For several years after coming out as transgender, I had prosthetic breasts. They were in many ways the entry point to my being perceived as a woman, and quickly became part of my extended sense of self. But while I treated these prosthetics as if they were an extension of my body, for airport security they represented an unaccounted for, and therefore dangerous, anomaly.
This was my experience with the TSA, or to be exact, it is an amalgamation of several different incidents that were all more or less the same. I know that many transgender people reading this will have had similar experiences or worse.
At the checkpoint, after placing my belongings in trays to be x-ray searched, I would be asked to enter the body scanner. The scanner, though its action is not as tangible as being “patted down,” is no less invasive. Given that its purpose is to see through my clothes ‒ to render me nude to discover any secrets my body may possess, I would argue that the scanner is more completely destructive of my privacy than the “pat-down.” The fact that the more than naked image it produces of me has been substituted by an abstract outline does not fundamentally change this fact, it only mitigates the extent to which it has to be acknowledged and reckoned with. But while I have qualms about the utter destruction of my privacy, my consent is guaranteed because I need to get to my flight on time. So, I entered the scanner.
It may be that the presumption of gender as binary and biological is nowhere more consequential than in airport security. There, as I was being scanned, my image was interpreted almost instantaneously by software that assumes I am either anatomically a man or a woman. This assumption will subsequently determine what appears to be normal or abnormal on my body. When stripped of clothes, my body’s ambiguous combination of gendered traits, like those of so many transgender bodies, turns the assumption that gender is a binary anatomical characteristic into an insolvable paradox. To the scanner, am I a woman or a man? Either way, some part of me will be identified as anomalous. When I had silicon prostheses, it was inevitably the breasts.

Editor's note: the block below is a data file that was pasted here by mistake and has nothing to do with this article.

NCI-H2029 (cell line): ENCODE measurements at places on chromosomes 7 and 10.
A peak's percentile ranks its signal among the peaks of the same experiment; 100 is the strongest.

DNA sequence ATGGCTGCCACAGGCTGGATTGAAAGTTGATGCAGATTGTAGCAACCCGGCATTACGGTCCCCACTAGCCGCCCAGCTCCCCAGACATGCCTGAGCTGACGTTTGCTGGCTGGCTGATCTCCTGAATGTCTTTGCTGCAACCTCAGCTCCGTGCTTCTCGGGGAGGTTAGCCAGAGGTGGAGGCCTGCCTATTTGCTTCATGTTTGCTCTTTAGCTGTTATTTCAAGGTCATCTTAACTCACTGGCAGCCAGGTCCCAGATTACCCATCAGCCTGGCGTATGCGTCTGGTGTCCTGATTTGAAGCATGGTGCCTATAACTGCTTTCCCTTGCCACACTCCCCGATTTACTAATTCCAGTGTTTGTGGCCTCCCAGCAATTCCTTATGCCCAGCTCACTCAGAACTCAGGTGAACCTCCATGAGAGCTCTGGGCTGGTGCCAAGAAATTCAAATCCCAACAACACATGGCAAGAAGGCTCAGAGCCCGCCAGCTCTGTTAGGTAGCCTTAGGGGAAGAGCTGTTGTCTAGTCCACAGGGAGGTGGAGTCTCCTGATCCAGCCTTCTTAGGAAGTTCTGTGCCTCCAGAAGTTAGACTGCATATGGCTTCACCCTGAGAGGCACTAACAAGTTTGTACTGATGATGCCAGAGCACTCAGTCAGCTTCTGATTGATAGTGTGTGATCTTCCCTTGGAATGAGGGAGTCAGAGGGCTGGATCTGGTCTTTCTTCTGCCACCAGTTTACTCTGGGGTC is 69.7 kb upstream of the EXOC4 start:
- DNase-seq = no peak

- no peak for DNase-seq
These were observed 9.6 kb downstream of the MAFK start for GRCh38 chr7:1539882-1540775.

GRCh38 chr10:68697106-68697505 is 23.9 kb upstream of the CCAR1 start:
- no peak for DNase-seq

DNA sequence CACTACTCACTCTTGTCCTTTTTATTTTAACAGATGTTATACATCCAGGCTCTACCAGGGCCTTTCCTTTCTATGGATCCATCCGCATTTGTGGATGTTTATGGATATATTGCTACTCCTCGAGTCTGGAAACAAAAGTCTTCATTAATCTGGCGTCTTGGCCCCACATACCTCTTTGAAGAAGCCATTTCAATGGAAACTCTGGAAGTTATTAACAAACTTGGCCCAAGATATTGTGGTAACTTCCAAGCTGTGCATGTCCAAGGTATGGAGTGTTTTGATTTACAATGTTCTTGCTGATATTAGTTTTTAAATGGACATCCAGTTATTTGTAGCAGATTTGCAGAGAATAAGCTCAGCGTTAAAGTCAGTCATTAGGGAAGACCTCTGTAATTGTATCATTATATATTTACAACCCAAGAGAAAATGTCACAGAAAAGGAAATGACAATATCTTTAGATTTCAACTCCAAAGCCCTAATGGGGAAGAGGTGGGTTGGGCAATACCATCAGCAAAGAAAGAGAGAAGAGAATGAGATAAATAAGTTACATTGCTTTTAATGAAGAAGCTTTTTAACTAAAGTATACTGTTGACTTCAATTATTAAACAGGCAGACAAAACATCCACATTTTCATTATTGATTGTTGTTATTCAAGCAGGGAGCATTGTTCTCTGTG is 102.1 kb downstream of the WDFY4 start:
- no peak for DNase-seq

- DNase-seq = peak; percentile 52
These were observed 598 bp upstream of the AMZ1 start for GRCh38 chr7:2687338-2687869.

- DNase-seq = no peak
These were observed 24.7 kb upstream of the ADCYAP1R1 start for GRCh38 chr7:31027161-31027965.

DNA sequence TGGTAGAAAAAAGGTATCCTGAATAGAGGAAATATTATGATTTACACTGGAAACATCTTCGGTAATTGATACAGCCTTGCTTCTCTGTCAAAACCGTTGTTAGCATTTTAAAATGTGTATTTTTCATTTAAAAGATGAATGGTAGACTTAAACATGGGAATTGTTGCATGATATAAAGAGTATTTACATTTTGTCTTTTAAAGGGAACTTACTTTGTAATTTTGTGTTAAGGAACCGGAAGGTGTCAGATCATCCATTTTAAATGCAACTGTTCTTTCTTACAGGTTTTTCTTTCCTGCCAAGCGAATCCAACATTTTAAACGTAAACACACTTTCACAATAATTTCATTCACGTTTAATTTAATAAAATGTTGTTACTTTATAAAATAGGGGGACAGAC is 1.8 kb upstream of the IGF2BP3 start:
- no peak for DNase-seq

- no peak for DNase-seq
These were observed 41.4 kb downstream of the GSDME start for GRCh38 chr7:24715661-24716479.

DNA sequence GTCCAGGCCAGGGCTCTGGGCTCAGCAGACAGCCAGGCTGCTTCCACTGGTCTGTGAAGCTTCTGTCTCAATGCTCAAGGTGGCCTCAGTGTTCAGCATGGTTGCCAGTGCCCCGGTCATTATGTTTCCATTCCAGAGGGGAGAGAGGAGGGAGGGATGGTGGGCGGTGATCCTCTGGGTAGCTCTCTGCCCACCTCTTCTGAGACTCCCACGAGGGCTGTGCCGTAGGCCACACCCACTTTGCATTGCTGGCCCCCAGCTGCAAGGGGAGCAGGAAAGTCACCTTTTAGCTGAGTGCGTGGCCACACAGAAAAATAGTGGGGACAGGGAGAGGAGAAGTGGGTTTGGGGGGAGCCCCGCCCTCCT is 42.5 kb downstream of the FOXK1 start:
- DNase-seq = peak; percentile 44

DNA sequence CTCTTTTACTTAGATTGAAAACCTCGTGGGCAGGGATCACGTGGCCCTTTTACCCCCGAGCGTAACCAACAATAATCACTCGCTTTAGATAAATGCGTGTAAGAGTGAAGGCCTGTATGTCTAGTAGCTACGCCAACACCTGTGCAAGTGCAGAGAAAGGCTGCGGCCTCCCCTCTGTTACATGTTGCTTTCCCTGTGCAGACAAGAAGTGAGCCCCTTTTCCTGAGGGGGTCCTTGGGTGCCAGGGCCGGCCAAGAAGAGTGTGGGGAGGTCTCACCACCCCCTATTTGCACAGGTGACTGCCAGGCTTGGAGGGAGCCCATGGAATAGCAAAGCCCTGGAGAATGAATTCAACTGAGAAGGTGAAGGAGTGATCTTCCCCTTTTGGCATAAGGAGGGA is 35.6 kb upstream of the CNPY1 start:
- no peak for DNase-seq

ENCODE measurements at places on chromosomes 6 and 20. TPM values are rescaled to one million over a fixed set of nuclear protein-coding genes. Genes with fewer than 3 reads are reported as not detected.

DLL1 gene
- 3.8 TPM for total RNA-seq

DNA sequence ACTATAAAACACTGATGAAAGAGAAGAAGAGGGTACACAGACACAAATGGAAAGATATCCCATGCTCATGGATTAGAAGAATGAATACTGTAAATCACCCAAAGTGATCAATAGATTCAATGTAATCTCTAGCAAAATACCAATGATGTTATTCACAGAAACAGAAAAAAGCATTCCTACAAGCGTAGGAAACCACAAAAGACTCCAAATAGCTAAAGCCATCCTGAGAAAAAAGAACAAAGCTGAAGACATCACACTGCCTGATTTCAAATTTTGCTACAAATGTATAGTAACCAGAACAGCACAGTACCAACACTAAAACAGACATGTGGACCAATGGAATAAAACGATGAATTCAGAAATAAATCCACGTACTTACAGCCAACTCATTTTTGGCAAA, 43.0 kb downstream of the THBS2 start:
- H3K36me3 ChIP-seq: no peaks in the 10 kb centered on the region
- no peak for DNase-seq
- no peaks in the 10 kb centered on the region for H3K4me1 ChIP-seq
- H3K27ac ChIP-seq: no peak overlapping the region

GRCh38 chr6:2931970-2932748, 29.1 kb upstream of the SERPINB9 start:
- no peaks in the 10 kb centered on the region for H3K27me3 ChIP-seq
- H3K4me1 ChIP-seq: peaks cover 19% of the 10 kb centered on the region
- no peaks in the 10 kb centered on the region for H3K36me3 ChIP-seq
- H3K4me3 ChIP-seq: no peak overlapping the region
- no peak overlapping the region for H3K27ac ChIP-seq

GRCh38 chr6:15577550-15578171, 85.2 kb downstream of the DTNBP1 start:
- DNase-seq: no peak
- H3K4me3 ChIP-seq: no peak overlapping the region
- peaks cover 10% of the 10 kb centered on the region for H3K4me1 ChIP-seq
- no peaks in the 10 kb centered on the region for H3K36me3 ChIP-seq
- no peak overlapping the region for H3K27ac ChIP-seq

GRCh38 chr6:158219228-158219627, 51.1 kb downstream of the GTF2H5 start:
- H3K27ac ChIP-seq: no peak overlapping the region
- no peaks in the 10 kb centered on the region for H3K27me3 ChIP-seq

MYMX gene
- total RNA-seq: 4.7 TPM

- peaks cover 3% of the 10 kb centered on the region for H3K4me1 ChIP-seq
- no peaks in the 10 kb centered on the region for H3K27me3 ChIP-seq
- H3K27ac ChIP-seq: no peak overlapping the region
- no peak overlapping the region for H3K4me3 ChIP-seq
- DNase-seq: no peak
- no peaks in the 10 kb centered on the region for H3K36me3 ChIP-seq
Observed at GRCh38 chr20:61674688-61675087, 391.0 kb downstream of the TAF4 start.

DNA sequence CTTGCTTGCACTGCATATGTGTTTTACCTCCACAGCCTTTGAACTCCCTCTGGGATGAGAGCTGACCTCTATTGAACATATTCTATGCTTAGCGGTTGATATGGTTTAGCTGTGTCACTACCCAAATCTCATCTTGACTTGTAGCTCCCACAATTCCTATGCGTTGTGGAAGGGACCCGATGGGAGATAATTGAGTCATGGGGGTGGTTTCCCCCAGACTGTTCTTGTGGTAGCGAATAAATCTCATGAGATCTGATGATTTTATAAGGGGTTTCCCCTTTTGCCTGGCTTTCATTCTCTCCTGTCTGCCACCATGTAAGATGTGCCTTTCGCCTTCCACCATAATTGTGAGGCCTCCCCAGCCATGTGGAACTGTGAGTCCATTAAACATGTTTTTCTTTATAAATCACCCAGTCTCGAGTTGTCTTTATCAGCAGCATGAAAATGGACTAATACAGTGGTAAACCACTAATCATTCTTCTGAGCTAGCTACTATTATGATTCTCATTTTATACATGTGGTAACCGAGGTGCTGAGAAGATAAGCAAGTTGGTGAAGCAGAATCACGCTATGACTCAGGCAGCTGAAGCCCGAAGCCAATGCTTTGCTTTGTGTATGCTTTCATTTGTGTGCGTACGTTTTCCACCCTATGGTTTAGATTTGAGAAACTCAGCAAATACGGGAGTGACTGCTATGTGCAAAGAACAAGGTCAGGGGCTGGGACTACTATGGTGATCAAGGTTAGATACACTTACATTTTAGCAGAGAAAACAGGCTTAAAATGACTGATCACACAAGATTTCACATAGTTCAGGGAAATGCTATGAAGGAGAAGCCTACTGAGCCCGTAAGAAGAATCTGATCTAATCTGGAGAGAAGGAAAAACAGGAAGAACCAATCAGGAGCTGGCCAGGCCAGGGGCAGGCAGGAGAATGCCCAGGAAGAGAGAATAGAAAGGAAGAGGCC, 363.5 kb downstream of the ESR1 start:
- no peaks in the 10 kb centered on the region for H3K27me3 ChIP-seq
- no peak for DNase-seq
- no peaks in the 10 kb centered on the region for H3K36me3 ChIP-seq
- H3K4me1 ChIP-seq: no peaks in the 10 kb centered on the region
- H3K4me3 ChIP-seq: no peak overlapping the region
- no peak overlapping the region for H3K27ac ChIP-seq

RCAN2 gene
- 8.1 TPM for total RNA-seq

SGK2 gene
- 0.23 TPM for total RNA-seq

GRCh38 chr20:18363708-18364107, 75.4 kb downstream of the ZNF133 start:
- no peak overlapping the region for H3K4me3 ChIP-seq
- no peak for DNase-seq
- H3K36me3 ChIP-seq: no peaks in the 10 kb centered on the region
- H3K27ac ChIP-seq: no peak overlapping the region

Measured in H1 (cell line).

Upon exiting the scanner, I may have been asked if I consented to the subsequent “pat down” of my breasts, but since, as before, my consent was already guaranteed, the question would have been irrelevant.
If, for a moment, we disregard the formalism with which the law considers this matter, to have one’s breasts groped when consent is meaningless is sexual assault. It is sexual assault because it is a violation of my bodily autonomy specifically at a site where anatomy and sexuality interact. It is an act of violence, if not by causing physical injury, then by eliminating my agency as a person over whether or not I allow others to touch me sexually. That is, it negates a fundamental aspect of my personhood. This is true experientially, even as the courts consider this kind of search as being legally justified, and therefore not to be sexual assault. Sadly, having experienced both a sexual assault in high school and multiple searches of my breasts by TSA agents, I can testify that the distinction between being subjected to one or the other is primarily a matter of location. Both are about equally unpleasant, regardless of their differing motivations and legality.
The only real agency I was given each time my breasts were “patted down” was whether or not it was done in public. I have always chosen the public option, for two reasons. The first is that I assume the existence of potential spectators – no matter how much their eyes may be diverted – might function as a check on abuse. The second is that, since I am spiteful, I want the person feeling up my chest to feel self-conscious, even ashamed.
It is a consequence of my passing for cisgender, more or less, that the person groping me has always been a woman, and while this has made the person less intimidating, it is only superficially better than being groped by a man. To be groped is to be groped, no matter who gropes you, after all.
My partner’s experience with the TSA has been similarly bad. One day, when returning home from college, my partner––who is nonbinary and uses any pronouns––had his crotch identified as an area of suspicion by a scanner. If I had been there with him, I do not know how I would have reacted, but I do know that I was outraged when I heard about it.
The sheer extent of the violence transgender people experience from the TSA underscores the necessity for thinking about how we have, as a society, elevated the interests of national security over human safety. This is an issue that should not concern transgender people alone. The effective suspension of not only privacy but also bodily autonomy, at airport security checkpoints, necessarily endangers everyone. Its violence only becomes uniquely evident when the ambiguity of the transgender body is identified as a threat that requires action.
“What I propose, therefore, is very simple: it is nothing more than to think what we are doing.”
––Hannah Arendt, The Human Condition